"At this, the two monks exclaimed, `Superlative wisdom! Upali could never match this; he who is "foremost in observing the precepts" could never speak like this!' And I added, 'Leaving the Thus Come One aside, no voice-hearer or bodhisattva has ever commanded such eloquence in apt exposition. See how clear and penetrating his wisdom is!'
"At that time the doubts and remorse of the two monks were wiped away and they set their minds on the attainment of anut-tara-samyak-sambodhi, vowing that 'We will enable all living beings to gain eloquence such as this!' Therefore I say I am not competent to visit Vimalakirti and ask about his illness."
The Buddha then said to Rahula, "You must go visit Vimalakirti and ask about his illness."
But Rahula said to the Buddha, "World-Honored One, I am not competent to visit him and ask about his illness. Why? Because I recall how once in the past the sons of the wealthy men of Vaishali came to the place where I was, bowed their heads in obeisance, and questioned me. 'Ah, Rahula,' they said, 'you are the Buddha's son, but you cast aside your claim to the rank of a wheel-turning king and left the household life to become a monk. What benefits does one acquire by leaving the household life?'
"I explained to them the benefits and blessings one gains by leaving the household life as the Law describes them. But at that time Vimalakirti approached and said to me, 'Ah, Rahula, you should not speak of the benefits and blessings gained by leaving the household life. Why? Because to be without benefits and without blessings is to leave household life.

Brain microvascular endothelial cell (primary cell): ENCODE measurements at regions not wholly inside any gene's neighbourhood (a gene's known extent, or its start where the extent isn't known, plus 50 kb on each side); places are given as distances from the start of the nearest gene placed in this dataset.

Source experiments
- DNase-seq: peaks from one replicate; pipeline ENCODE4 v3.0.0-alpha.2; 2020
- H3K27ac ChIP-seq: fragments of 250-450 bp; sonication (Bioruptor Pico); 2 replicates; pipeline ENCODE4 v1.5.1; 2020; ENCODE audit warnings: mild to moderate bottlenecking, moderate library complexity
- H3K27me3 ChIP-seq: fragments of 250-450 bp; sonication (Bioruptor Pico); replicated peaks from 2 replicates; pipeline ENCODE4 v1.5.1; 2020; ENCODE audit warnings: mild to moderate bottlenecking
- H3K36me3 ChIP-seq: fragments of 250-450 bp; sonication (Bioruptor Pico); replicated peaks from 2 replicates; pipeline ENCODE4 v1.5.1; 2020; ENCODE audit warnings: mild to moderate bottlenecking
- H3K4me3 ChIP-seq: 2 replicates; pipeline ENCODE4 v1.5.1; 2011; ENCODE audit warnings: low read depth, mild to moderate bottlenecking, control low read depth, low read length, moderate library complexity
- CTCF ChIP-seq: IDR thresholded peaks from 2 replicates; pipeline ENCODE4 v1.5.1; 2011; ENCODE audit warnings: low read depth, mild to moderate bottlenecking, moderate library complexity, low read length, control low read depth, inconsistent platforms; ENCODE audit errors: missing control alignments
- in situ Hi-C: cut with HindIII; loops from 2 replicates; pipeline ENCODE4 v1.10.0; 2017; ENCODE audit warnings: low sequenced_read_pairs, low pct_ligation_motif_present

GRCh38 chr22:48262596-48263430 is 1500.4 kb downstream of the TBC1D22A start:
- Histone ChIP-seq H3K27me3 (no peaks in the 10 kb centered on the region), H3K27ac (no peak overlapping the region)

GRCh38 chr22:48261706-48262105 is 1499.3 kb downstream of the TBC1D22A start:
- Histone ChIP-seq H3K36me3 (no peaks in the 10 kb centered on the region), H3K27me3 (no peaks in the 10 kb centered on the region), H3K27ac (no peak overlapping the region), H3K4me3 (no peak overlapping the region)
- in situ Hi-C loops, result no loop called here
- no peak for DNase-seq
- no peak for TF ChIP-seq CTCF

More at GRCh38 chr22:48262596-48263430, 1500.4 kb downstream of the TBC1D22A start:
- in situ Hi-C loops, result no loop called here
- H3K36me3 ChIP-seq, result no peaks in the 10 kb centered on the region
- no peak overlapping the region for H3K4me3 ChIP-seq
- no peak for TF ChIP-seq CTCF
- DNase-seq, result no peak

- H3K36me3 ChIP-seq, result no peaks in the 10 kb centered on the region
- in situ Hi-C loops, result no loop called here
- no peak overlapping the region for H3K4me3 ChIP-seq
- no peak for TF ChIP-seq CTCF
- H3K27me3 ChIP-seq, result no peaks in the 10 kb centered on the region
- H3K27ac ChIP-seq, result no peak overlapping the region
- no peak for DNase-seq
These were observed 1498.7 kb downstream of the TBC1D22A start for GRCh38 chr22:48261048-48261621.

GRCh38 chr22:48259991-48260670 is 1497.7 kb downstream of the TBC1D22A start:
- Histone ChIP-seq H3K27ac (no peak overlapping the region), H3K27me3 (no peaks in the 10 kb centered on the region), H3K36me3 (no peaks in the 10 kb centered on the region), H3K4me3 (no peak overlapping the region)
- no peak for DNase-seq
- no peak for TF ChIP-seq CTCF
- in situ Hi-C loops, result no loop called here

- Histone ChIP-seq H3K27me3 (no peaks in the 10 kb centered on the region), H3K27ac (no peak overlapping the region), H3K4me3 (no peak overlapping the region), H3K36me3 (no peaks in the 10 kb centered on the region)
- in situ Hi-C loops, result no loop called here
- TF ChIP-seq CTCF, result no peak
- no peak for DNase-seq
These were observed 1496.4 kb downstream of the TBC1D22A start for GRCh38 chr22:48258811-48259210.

"'In the case of things that are conditioned in nature one may speak of them as having benefits and blessings. But one who leaves household life enters the realm of the unconditioned, and in the realm of the unconditioned there are no benefits, no blessings.
"'Rahula, leaving the household life is not that, not this, and not in between. It means abandoning the sixty-two erroneous views to reside in nirvana; it is accepted by the wise and carried out by the sages. It means conquering and subduing the host of devils, moving beyond the five realms of existence, purifying the five eyes, acquiring the five powers, and cultivating the five roots of goodness. It means not troubling others but removing oneself from sundry evils, refuting the non-Buddhist doctrines, transcending the realm of makeshift names, shaking off mud and defilement. It is without ties or attachments, without personal possessions, without thought of possessions, without fluster or confusion. It means harboring joy within, guarding the minds of others, pursuing the practice of meditation, and freeing oneself from all fault. If one can do all this, then one has truly left the household.'
"Then Vimalakirti addressed the rich men's sons, saying, 'Now that you are in the midst of the correct Law, you should all join in leaving the household life. Why? Because it is rare to happen on a time when the Buddha is in the world!'
"But the rich men's sons said, 'Layman, we have heard the Buddha say that one must not leave the household life without the permission of one's parents.'
"'In that case, you should set your minds on attaining anuttara-samyak-sambodhi,' said Vimalakirti. 'That is the same as leaving the household, the same as taking monastic vows.'